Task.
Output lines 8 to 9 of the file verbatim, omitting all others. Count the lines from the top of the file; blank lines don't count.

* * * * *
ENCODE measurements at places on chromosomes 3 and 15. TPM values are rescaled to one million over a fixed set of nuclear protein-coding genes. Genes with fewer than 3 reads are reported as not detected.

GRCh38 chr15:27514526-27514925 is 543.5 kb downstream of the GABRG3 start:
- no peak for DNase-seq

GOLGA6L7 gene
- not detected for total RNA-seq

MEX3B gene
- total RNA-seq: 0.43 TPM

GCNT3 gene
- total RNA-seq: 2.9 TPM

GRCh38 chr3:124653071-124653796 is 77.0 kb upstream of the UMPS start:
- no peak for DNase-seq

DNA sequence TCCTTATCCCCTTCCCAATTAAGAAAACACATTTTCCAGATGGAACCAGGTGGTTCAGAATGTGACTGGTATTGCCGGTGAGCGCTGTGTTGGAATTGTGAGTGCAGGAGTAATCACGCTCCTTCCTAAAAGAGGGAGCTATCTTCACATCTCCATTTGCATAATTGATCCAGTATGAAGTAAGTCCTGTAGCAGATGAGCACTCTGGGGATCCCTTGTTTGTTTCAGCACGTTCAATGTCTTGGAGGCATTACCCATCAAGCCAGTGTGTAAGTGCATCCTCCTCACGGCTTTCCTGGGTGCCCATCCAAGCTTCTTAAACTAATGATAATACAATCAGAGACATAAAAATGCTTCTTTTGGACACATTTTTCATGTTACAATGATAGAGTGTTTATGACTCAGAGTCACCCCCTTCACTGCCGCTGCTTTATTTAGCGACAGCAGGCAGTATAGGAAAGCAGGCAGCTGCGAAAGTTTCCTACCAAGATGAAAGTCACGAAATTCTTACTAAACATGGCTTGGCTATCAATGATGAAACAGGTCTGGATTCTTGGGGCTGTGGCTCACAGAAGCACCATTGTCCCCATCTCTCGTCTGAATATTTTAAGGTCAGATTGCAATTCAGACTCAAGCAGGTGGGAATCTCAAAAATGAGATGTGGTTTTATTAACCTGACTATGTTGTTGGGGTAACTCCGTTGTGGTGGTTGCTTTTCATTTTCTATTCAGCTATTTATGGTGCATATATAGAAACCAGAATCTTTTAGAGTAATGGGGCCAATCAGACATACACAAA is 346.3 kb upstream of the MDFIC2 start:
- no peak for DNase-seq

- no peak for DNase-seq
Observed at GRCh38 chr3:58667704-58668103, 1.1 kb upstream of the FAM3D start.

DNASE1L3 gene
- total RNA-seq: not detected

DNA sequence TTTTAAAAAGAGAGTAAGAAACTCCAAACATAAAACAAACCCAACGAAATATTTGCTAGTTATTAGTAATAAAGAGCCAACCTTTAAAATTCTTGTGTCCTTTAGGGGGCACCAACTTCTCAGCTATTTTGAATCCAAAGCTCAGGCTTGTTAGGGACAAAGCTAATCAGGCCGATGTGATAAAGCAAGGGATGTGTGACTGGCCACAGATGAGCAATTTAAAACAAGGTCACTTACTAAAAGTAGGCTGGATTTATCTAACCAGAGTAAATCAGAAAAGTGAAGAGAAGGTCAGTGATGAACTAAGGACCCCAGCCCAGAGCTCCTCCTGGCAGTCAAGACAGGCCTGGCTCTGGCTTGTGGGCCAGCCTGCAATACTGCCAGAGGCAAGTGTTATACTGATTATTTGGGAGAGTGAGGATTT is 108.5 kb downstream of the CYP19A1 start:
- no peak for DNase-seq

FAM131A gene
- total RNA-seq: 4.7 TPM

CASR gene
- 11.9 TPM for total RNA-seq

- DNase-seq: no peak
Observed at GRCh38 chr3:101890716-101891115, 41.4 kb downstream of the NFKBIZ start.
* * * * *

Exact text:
GCNT3 gene
- total RNA-seq: 2.9 TPM